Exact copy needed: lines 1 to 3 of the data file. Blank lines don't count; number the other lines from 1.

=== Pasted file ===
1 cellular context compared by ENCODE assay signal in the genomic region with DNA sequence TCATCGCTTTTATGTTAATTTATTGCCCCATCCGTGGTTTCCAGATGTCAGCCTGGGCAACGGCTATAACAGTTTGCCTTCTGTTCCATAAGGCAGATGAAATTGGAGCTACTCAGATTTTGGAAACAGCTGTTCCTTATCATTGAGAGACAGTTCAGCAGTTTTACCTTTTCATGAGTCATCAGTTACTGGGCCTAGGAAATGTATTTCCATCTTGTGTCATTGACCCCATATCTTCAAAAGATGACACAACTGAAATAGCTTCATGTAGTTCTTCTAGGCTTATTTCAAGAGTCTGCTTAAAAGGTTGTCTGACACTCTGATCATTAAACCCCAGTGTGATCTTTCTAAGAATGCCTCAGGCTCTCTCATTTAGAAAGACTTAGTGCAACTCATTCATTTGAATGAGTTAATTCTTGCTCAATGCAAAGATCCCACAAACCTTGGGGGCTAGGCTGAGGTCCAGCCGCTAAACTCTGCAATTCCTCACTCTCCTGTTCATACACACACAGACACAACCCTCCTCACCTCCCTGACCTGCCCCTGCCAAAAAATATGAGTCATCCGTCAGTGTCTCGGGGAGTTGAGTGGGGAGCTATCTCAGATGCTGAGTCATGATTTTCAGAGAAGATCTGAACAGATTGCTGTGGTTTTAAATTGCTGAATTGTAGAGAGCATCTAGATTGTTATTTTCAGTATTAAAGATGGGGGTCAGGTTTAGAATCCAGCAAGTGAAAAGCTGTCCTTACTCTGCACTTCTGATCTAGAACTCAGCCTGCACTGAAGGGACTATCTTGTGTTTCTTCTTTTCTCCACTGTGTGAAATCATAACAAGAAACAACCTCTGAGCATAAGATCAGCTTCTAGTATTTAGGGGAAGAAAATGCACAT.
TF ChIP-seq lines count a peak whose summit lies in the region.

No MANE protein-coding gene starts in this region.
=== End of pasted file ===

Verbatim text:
1 cellular context compared by ENCODE assay signal in the genomic region with DNA sequence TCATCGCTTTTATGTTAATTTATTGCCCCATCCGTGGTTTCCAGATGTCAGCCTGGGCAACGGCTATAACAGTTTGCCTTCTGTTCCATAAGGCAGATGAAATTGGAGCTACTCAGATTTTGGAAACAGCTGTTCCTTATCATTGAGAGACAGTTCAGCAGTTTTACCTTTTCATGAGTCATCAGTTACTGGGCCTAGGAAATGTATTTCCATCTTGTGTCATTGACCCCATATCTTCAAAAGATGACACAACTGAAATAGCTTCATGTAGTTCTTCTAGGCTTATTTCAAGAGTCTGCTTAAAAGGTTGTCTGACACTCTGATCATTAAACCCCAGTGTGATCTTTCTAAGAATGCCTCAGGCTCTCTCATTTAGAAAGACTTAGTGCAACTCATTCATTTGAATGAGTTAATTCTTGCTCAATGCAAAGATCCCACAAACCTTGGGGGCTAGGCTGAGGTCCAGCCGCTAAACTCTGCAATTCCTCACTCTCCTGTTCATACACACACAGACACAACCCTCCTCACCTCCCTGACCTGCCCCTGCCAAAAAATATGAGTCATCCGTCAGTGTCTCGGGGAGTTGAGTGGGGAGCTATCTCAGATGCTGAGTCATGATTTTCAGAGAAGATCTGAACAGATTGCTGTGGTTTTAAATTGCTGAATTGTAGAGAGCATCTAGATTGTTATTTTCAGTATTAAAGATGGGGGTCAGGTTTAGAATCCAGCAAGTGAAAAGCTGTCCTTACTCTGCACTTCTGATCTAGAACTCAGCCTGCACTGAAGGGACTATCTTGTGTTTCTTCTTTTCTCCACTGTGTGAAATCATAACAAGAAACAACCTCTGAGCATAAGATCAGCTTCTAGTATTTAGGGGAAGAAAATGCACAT.
TF ChIP-seq lines count a peak whose summit lies in the region.

No MANE protein-coding gene starts in this region.